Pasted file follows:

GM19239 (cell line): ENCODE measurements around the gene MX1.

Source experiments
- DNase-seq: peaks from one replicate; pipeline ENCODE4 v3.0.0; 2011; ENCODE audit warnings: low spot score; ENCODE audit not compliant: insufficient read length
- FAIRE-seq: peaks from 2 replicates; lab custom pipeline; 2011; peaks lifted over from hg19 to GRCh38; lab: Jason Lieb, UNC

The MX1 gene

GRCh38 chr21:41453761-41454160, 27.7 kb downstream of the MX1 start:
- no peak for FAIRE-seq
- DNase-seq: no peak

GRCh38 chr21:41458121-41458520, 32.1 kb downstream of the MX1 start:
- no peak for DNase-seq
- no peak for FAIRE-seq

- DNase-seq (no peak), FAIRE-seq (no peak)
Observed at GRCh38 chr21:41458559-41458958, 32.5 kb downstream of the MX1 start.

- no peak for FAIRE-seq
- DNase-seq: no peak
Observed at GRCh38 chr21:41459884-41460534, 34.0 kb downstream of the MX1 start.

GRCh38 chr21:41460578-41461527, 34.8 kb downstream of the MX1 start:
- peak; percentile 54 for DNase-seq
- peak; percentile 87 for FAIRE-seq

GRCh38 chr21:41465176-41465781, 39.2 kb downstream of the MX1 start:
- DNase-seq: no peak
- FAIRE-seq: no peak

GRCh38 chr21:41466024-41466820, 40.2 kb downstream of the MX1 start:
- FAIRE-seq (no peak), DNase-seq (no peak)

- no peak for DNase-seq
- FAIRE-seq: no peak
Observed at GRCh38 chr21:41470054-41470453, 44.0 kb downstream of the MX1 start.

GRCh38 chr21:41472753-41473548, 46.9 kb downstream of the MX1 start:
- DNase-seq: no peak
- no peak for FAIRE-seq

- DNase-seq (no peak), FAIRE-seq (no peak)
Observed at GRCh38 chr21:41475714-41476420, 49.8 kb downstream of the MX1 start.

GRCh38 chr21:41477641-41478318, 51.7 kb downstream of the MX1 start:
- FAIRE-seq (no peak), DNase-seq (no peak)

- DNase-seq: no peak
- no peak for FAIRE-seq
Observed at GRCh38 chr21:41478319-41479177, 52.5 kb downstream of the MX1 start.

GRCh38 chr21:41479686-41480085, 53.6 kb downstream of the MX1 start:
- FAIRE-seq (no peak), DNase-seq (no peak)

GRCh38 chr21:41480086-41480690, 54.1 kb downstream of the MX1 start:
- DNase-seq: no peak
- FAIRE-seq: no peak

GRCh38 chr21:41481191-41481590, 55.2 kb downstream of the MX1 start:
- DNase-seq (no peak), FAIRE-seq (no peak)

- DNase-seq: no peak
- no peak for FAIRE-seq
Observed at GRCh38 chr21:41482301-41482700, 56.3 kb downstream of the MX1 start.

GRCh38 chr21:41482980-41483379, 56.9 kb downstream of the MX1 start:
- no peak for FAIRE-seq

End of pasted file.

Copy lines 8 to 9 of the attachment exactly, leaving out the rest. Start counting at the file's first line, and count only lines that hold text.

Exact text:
- DNase-seq: no peak

GRCh38 chr21:41458121-41458520, 32.1 kb downstream of the MX1 start: